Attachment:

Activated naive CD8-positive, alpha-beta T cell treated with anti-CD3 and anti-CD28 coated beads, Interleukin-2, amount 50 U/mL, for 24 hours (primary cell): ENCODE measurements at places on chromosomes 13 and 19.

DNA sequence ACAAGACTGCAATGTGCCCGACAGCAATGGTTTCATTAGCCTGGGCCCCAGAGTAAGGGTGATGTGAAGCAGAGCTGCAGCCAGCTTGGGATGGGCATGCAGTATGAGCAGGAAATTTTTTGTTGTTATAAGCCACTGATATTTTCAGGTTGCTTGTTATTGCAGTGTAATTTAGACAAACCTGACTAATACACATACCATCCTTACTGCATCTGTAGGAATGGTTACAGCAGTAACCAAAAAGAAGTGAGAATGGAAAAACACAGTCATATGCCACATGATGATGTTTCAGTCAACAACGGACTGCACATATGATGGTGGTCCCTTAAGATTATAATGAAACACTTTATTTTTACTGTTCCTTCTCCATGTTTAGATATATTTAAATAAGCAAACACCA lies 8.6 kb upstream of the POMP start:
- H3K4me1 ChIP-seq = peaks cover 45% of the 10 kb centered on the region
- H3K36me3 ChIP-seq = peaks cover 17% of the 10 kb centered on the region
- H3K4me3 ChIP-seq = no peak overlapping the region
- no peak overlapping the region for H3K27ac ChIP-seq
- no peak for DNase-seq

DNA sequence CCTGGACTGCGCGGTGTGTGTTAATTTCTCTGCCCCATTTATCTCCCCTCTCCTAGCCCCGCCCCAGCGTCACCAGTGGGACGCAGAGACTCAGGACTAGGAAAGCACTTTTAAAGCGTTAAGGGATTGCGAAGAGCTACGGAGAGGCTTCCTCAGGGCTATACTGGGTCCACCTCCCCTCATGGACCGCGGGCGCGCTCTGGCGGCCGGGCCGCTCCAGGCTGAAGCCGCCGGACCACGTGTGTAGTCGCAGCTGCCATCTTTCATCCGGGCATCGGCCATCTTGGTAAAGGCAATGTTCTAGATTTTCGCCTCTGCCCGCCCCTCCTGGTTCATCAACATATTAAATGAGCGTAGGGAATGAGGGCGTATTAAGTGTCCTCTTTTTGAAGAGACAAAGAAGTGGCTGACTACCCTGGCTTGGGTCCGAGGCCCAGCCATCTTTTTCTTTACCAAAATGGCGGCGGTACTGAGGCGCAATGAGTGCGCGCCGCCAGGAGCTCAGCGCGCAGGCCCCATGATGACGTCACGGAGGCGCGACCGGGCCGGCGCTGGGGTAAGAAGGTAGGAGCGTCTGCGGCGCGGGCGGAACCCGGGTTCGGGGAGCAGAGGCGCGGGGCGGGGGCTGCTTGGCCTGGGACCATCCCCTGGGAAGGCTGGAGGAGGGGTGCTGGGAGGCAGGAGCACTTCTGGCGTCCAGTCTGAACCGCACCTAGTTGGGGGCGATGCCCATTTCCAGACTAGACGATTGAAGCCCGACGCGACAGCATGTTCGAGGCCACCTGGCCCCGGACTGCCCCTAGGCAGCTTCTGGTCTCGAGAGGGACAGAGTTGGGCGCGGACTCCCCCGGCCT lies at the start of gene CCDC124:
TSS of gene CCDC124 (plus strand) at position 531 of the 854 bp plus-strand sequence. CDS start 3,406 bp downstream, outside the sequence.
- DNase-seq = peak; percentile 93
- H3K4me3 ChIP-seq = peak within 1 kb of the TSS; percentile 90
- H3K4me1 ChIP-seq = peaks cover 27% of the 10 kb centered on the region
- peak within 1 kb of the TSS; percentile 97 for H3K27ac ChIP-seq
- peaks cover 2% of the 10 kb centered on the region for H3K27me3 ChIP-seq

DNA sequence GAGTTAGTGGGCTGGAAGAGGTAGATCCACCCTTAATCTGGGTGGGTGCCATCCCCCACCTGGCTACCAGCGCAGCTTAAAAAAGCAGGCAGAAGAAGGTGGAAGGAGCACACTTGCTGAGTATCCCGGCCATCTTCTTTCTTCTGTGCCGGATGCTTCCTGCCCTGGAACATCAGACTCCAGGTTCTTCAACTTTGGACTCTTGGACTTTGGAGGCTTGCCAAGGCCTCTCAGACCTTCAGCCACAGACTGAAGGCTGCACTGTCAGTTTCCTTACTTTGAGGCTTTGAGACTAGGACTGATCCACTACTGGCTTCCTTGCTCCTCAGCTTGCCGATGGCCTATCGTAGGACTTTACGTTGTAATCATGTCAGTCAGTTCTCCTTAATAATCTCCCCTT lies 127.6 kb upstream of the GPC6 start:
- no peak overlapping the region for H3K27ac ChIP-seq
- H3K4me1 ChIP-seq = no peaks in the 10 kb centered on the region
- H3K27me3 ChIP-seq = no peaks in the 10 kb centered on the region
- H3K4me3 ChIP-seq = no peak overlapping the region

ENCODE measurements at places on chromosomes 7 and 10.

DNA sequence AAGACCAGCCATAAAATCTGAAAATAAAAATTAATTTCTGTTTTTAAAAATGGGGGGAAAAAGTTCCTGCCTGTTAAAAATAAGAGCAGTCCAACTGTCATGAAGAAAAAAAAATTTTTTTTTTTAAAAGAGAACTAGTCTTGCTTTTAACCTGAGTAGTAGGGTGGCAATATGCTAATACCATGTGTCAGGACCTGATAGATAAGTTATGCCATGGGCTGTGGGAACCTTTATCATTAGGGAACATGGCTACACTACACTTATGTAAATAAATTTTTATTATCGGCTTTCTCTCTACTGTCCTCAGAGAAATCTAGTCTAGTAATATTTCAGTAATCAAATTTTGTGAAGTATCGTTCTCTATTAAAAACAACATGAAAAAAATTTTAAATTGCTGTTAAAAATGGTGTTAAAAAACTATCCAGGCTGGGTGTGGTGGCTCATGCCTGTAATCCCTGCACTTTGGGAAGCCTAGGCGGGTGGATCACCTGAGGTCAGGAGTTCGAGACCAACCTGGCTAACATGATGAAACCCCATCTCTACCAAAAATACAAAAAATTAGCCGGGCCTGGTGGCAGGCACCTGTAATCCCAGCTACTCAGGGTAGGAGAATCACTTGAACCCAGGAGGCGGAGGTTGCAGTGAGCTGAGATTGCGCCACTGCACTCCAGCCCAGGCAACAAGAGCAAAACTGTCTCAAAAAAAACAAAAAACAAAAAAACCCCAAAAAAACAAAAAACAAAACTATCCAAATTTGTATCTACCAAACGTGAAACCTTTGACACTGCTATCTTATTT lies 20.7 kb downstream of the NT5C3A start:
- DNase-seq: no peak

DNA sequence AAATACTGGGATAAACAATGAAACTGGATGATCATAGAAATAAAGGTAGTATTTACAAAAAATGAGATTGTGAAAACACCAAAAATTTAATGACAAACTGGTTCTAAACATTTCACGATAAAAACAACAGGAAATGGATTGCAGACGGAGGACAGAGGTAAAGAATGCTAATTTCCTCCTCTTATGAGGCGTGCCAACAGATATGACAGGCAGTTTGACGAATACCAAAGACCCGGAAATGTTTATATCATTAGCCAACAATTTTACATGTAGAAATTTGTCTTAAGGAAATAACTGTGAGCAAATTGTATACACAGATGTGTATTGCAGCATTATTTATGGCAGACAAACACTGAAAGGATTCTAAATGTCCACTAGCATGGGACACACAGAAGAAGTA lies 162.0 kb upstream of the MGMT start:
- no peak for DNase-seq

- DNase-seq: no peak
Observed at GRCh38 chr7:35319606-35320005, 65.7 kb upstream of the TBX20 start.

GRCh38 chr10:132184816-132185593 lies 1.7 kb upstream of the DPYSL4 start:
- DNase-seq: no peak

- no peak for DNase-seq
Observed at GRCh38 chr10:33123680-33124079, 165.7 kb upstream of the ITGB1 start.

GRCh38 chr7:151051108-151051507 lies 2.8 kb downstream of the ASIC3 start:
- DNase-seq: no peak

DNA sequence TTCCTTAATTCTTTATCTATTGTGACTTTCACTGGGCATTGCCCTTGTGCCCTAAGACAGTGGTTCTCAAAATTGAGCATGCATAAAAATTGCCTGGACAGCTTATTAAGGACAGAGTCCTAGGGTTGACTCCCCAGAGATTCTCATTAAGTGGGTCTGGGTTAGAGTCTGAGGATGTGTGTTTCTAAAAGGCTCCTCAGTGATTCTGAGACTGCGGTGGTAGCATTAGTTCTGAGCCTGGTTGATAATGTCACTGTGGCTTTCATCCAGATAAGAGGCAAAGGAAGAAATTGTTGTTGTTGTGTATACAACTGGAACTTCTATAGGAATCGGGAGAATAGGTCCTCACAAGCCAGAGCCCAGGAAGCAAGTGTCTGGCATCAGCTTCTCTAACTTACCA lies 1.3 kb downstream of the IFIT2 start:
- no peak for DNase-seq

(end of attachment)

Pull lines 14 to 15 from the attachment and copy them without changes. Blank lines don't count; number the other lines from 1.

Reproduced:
- peaks cover 2% of the 10 kb centered on the region for H3K27me3 ChIP-seq

DNA sequence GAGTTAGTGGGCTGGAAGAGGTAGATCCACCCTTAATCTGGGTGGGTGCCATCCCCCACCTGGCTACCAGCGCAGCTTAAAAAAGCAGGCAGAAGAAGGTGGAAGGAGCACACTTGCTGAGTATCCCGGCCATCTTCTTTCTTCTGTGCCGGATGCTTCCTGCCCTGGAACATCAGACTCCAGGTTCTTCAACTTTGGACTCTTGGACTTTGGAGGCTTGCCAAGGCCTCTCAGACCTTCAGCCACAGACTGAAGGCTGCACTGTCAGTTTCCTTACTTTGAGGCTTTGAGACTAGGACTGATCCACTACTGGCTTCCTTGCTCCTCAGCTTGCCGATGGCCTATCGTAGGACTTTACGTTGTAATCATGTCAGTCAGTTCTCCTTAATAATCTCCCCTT lies 127.6 kb upstream of the GPC6 start: